This story originally appeared on 6abc.
Traffic has started flowing again on the portion of Interstate 95 in Philadelphia that collapsed just under two weeks ago.
Pennsylvania Gov. Josh Shapiro, Secretary of Transportation Mike Carroll, Philadelphia Mayor Jim Kenney, and other officials spoke during a morning news conference just hours before the reopening, which officially occurred a few minutes after noon Friday.
Six temporary lanes are carrying traffic through the city’s Tacony section.
The lanes were built much faster than officials originally predicted. In the days after the collapse, officials believed the construction would take months.
“Let this serve as an example of how Pennsylvania can do big things. And when we come together, when we’re determined, we can get stuff done,” Shapiro said at a Friday morning news conference.
Before the road reopened to all drivers, Engine 38 of the Philadelphia Fire Department – who were the first ones on the scene of the fatal tanker fire and collapse – drove across the temporary lanes. Philadelphia sports mascots including Gritty and the Phillie Phanatic were on board one of the fire engines.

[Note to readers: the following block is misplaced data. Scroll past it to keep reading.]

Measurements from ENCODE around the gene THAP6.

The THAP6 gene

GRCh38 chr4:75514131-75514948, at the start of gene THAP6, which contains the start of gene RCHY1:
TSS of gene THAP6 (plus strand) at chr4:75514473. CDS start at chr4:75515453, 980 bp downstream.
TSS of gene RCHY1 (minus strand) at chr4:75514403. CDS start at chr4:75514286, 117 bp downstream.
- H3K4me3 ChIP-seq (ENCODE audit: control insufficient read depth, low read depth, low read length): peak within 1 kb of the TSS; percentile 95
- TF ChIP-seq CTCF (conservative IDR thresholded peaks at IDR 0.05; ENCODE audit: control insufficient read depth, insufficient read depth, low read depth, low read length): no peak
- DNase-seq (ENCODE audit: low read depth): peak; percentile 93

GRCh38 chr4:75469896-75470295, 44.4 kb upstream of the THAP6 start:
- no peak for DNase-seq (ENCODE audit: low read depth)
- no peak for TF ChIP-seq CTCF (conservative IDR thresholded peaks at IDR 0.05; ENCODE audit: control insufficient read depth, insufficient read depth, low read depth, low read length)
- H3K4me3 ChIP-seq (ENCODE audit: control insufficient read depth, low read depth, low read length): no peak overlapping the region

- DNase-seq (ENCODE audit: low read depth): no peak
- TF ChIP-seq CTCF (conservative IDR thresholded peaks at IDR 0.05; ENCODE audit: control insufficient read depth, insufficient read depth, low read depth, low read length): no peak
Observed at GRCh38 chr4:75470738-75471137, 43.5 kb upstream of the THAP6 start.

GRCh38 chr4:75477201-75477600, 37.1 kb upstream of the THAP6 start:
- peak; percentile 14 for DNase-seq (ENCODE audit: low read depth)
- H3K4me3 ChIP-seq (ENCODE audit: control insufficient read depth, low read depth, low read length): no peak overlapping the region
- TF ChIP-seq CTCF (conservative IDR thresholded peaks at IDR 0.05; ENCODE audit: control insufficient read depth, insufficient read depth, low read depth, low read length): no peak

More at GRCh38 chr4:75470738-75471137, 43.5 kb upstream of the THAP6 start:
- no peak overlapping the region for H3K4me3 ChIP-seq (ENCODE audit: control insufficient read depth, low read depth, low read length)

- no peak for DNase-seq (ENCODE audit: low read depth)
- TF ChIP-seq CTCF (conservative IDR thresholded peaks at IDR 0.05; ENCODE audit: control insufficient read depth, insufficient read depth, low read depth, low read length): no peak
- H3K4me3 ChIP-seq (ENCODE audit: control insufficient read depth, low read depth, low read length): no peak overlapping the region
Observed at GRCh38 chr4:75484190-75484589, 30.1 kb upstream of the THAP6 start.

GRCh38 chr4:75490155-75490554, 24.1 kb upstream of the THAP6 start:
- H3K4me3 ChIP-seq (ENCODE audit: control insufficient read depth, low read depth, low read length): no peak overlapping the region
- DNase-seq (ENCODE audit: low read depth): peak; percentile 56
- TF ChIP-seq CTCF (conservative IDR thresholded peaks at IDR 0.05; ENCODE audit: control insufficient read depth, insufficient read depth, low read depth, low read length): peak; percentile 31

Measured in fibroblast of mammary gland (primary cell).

Crews have been working around the clock since the portion of the interstate collapsed on June 11.
President Joe Biden joined Pennsylvania Gov. Josh Shapiro on a helicopter tour of the site a little more than a week after the collapse and praised the design as “incredibly innovative in order to get this work done in record time.’’
With rain threatening to delay the reopening, a truck-mounted jet dryer normally used to keep moisture off the track at Pocono Raceway was brought in to keep the fresh asphalt dry enough for lines to be painted.
The 24-hour construction work was live-streamed, drawing thousands of viewers online.
The Philadelphia disaster echoed a similar situation in Atlanta, where an elevated portion of Interstate 85 collapsed in a fire, shutting down the heavily traveled route through the heart of the city in March 2017. It took authorities there 43 days to replace it.
In Oakland, California, a collapsed highway ramp was replaced in 26 days.